Quick access to top menu Direct access to main contents Quick access to page bottom

South Korean Office Worker Traveled to Laos with $3,000, Becomes Top Player in Business Sector

KOLAO Chairman Oh Sei Young of LVMC Holdings starts a used car business in Laos with $3,000
Known as ‘Samsung of Laos’

Source: Youtube@ChannelA Canvas

In 1997, $3,000 was worth approximately 3.3 million Korean won. Recently, a former corporate employee who left for Laos with such a small amount of money to start a business has gained attention for his remarkable journey to the top of the business hierarchy in Laos.

The main character of this story is Chairman Oh Sei Young, the head of a Korean-Laotian company known as KOLAO.

Chairman Oh began his career 1988 at Kolon Corporation, overseeing overseas trade. After gaining six years of valuable trade experience, he left the company. This was when Vietnam initiated its economic reforms and opened up to the world. Recognizing this as an opportunity, he left for Vietnam.

After his business failed in 1997, he went to present-day Laos with $3,000. At that time, there were only five Korean cars in Laos, and Japanese cars with right-hand drive, contrary to Laotian roads’ direction, were popular. Chairman Oh recognized this opportunity and began importing used cars from Korea to sell them in Laos.

KOLAO Group was founded when its founder borrowed money from his sister to import five used cars. The company specialized in importing and reselling Hyundai and Kia vehicles, and due to the nature of used cars, they also established an after-sales service center.

As his business expanded, Chairman Oh established a company named KOLAO, which stands for ‘Korea’ and ‘Laos.’

Source: LVMC Holdings

Chairman Oh also showed interest in motorcycles. His market research showed that driving at speeds over 37 miles per hour was difficult due to poor road conditions in Laos. He concluded they needed cheap, reliable motorcycles with plenty of storage space.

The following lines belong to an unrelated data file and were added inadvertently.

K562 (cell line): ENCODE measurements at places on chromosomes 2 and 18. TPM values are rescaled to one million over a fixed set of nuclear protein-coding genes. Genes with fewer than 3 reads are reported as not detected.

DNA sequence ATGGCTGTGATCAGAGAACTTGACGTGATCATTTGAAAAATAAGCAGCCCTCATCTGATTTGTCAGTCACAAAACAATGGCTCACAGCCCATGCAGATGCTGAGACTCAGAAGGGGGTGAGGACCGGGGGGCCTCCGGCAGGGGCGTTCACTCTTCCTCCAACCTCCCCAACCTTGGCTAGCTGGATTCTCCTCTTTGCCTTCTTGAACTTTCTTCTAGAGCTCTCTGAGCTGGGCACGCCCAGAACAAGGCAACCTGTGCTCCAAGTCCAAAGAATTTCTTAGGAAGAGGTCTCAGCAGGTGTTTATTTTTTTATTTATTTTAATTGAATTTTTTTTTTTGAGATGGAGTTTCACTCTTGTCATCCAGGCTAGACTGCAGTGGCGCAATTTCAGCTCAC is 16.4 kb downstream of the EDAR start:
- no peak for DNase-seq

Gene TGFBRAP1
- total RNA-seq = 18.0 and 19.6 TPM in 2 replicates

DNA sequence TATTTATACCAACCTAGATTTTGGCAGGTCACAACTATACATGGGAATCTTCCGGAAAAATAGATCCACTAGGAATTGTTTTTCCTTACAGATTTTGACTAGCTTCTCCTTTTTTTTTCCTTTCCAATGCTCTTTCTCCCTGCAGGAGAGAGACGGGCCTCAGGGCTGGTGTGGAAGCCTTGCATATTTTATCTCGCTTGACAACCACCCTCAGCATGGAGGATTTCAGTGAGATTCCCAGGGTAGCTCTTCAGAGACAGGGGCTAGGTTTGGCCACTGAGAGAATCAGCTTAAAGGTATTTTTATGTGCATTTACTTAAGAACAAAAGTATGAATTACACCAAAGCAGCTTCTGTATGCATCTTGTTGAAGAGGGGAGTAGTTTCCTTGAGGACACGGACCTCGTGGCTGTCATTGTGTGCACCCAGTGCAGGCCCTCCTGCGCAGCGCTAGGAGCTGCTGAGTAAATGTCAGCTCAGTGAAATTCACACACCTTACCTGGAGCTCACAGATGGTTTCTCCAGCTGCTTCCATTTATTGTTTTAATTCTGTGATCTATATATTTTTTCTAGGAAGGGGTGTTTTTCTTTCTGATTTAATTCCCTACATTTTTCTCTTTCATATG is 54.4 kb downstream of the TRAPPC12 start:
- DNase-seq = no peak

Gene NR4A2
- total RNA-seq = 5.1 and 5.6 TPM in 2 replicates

No motorcycles that met these requirements were available for import, so Chairman Oh imported parts from other countries and manufactured customized motorcycles. These products quickly gained a market share of over 35% after their launch.

The business rapidly expanded from there. He ventured into the finance sector to provide financial services to people who wanted to buy motorcycles but couldn’t afford them. The IndoChina Bank, established in 2012, became the top private bank in just four years. He started a logistics business with vehicles as the foundation and expanded into the construction and leisure sectors.

Source: LVMC Holdings

Now, KOLAO is known as the ‘Samsung of Laos’. It is the largest private company in Laos, reportedly generating an annual turnover of approximately $1.5 billion.

The tax that the company pays to the Laotian government accounts for about 20% of the total taxes. Chairman Oh has received the highest corporate award and highest merit medal in Laos for his contributions. The company is ranked as the number one company in Laos for which to work.

A few years ago, the company changed its name to LVMC Holdings to target emerging markets in the Indo-China Peninsula.

The company also makes social contributions by providing free education, establishing orphanages, and creating donation culture foundations.

Source: Online Community

Meanwhile, Chairman Oh is currently focusing on the retail business.

The high-end mart Kokkok Mart opened its first store in Vientiane, the capital of Laos, last November. Along with the Korean-style convenience store, Kokkok Convenience Store plans to open about 20 more branches across Laos this year.

On the 22nd of last month, U-Dee, an investment company of LVMC Holdings, signed a master franchise agreement with E-Mart. Under this agreement, U-DEE will use E-Mart’s brand, store design, and operational know-how to pay a portion of its sales to E-Mart.

Chairman Oh has recognized Laos as a market with high retail potential due to its domination by small shops and traditional markets without large marts.

The industry focuses on how much further Chairman Oh and LVMC will expand.

+1
0
+1
0
+1
0
+1
0
+1
0
pikle's Profile image

Comments0

300

Comments0

Share it on